Claimants alleged Respondent and its unnamed registered representative had recommended an unsuitable investment and trading strategy. The Claimants described that strategy as constituting an unsuitable asset allocation because it was overly aggressive and invested them in speculative stocks and naked put options, and utilized a high degree of margin. Moreover, Claimants alleged that Respondent Wells Fargo's liquidation of their positions in response to margin calls destroyed their savings, for which they now lacked the means of restoring.
Respondent Wells Fargo generally denied the allegations and asserted various affirmative defenses.
And The Verdict Is . . .
The FINRA Arbitration Panel found Respondent Wells Fargo Advisors liable and ordered it to pay to Claimants $153,000 in compensatory damages.
SIDE BAR: If you're a frequent reader of "Street Sweeper," then you likely know what's coming - you know the drill.
Grrrrr . . . why does FINRA continue to titillate us with just enough facts about its arbitration cases to interest us but then delivers too little rationale to explain the decision?
- How did the Claimants come up with that $425,000 number?
- Was it a reasonable calculation or did the Arbitrators perform their own calculation and compute "$153,000?"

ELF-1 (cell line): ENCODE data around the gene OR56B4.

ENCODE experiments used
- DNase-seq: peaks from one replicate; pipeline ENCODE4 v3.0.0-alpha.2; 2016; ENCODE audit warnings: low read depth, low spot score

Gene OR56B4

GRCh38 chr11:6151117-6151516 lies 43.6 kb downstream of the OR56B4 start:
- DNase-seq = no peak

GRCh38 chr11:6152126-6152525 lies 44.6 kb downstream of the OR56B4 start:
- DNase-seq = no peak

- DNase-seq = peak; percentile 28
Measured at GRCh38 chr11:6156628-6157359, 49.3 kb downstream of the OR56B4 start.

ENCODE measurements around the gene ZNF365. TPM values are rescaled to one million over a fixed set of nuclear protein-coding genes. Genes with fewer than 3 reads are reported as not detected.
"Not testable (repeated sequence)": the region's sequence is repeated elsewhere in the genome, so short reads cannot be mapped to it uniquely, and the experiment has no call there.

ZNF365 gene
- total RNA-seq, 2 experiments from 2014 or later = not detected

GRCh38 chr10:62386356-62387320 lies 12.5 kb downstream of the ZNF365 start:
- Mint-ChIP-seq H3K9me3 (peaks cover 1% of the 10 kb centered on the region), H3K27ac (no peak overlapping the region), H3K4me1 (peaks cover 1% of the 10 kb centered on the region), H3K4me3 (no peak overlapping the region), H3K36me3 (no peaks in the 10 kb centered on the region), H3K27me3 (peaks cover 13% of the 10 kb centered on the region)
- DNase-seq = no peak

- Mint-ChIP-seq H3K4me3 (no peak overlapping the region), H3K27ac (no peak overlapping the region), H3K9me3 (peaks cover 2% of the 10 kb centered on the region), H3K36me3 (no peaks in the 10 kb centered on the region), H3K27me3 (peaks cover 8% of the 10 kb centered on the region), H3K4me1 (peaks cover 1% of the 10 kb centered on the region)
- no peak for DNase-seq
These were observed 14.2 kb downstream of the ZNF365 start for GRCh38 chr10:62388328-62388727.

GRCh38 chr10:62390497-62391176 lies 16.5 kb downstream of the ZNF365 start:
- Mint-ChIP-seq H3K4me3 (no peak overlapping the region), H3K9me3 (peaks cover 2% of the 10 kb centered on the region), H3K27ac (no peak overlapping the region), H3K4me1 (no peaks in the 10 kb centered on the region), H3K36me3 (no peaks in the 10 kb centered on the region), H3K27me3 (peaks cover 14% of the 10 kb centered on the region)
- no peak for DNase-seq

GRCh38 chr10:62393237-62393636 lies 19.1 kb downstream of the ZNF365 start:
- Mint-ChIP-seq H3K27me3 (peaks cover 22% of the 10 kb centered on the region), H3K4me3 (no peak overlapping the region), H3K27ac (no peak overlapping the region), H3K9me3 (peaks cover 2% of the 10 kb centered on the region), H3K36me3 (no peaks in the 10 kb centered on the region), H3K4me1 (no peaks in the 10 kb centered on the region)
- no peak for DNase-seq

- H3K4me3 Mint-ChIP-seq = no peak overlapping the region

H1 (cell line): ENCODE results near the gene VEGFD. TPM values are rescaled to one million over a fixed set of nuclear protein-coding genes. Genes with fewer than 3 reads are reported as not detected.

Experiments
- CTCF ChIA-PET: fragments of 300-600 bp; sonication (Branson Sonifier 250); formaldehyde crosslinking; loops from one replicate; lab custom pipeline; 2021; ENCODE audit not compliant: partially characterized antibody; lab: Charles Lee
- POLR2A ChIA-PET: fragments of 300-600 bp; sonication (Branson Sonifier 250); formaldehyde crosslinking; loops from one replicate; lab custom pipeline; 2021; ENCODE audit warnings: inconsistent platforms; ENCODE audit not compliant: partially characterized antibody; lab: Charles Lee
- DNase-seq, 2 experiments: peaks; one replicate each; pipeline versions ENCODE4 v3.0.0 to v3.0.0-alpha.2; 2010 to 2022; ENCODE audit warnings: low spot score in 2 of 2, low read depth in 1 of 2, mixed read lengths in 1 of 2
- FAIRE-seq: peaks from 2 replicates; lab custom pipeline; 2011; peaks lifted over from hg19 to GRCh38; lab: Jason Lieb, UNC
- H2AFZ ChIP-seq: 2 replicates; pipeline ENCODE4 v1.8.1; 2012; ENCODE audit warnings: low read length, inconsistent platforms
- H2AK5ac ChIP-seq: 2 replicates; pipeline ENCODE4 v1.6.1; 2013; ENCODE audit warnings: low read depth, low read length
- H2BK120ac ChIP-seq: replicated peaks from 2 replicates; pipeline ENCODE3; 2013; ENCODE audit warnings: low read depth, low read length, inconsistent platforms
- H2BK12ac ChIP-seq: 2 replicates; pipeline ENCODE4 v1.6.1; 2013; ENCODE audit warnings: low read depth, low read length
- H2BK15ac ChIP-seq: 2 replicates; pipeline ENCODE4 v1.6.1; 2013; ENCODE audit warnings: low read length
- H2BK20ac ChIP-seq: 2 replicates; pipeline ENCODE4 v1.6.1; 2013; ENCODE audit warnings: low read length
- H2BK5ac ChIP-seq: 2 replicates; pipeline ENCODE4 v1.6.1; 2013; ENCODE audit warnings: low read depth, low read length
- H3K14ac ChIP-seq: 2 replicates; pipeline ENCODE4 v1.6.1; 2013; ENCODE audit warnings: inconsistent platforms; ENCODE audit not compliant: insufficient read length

Why are those questions important?
For starters, the answers would let us know whether the Claimants or Respondent won this case.
If the Claimants' losses were truly $425,000 but the Arbitrators only awarded $153,000, then Wells Fargo may well have come away a winner, relatively speaking - especially if the Claimants were demanding in excess of the awarded damages as their last, best, final offer of settlement.
On the other hand, if the actual "nest egg" was really $153,000 and the Claimants' sort of padded their damages, then the decision may not be a loss for them. As with many cases, the Claimants may have reached for the moon but grasped our home planet. You file that under "no harm trying."
Sure, at the end of the day, the ruling is what it is. However, beyond the mere process of adjudicating these claims, FINRA should make more of an effort to provide context and a meaningful explanation of its rulings.
If you missed Bill Singer's commentary about the developing AIG lawsuits on National Public Radio's "Marketplace", you can listen here: